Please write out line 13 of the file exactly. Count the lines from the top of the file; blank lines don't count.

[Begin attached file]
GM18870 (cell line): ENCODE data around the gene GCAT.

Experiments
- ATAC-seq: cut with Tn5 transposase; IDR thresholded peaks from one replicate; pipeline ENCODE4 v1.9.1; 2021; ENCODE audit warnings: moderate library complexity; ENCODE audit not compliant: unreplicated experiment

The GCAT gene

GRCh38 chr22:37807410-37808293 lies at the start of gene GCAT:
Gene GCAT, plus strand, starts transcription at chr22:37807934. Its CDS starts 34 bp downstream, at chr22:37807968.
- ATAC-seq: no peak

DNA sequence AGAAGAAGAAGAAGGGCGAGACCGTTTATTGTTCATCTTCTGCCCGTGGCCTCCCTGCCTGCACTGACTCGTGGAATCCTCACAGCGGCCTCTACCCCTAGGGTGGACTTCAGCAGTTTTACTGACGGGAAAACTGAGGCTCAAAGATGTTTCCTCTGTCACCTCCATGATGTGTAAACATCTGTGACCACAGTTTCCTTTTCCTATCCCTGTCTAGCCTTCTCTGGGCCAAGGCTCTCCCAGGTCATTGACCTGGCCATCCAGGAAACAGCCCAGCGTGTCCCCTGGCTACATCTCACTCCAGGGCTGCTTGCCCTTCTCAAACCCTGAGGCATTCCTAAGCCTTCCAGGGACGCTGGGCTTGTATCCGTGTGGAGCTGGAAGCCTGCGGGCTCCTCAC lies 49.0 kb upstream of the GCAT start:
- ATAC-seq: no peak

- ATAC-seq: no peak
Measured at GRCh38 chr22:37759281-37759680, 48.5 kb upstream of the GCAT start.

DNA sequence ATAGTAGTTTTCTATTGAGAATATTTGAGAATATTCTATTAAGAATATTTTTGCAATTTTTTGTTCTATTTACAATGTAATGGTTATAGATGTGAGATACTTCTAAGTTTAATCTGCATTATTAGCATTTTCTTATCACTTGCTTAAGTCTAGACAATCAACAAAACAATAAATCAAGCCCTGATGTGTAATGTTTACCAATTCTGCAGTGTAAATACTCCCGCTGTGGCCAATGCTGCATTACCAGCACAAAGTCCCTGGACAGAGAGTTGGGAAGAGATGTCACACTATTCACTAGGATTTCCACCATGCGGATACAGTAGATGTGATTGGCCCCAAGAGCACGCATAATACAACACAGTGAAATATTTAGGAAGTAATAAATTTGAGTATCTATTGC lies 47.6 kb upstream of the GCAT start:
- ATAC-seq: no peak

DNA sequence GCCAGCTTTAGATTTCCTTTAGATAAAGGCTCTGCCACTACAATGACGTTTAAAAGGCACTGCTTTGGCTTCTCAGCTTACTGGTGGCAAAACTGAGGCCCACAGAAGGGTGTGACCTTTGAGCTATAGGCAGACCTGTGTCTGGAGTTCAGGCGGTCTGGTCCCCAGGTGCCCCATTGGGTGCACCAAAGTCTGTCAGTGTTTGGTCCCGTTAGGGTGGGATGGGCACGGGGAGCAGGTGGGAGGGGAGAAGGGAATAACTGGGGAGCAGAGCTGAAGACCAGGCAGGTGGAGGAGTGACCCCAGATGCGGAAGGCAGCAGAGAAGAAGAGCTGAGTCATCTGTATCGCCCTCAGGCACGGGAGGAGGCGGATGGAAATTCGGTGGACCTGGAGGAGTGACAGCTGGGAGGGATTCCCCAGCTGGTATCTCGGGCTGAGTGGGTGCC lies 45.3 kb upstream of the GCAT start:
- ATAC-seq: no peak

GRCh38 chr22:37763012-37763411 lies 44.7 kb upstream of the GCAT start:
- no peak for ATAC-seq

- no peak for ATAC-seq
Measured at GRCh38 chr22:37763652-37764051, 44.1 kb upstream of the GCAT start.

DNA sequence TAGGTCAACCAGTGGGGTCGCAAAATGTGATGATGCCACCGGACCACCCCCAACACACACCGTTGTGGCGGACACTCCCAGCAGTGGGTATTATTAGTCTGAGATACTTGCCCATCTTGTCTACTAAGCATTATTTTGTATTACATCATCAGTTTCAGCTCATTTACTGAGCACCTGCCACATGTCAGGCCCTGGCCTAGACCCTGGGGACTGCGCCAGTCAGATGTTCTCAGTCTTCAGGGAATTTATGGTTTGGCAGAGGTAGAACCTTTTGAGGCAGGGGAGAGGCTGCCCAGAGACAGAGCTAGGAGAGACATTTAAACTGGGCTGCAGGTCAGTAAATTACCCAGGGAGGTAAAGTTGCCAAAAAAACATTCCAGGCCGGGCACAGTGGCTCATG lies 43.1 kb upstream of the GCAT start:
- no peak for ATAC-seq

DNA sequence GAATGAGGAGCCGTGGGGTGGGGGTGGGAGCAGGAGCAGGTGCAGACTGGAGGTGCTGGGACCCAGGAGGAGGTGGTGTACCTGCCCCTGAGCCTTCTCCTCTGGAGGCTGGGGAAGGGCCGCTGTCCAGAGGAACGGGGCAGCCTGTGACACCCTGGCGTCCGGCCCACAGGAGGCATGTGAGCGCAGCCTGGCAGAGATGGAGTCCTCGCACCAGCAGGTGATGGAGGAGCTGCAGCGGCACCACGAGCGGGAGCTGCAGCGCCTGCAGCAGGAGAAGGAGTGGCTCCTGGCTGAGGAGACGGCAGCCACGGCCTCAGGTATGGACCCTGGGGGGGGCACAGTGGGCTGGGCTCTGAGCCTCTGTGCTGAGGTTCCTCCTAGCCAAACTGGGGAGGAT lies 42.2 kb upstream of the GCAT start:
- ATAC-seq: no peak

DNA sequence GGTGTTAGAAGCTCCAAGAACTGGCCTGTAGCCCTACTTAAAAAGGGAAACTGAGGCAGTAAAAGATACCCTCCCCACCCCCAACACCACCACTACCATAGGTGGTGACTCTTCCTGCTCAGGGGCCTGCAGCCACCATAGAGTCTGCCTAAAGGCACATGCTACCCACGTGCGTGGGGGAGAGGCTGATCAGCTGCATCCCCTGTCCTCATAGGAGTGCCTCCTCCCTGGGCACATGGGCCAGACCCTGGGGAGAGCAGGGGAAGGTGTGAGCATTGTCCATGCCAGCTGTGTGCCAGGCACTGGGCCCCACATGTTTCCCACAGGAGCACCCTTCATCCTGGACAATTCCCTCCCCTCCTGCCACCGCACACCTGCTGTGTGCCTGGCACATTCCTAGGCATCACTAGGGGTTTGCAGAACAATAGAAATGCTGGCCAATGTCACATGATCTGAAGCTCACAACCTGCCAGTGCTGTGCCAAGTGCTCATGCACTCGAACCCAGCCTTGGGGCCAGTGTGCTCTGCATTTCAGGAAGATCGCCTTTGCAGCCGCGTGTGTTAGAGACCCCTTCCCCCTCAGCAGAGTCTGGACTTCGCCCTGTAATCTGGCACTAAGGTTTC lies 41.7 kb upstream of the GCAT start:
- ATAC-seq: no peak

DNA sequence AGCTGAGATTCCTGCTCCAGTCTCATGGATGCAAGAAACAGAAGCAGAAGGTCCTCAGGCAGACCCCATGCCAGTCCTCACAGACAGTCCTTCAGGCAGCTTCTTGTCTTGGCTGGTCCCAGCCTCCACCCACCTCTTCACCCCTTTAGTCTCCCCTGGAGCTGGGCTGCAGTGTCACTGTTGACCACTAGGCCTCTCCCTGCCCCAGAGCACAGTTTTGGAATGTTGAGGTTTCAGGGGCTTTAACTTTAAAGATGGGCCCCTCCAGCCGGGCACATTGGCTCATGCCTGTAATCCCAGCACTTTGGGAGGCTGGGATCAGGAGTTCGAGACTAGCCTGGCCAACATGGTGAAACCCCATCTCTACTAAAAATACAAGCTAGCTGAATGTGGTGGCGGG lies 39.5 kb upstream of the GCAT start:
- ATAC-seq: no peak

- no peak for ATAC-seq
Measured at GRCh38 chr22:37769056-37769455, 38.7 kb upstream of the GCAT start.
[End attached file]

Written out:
- ATAC-seq: no peak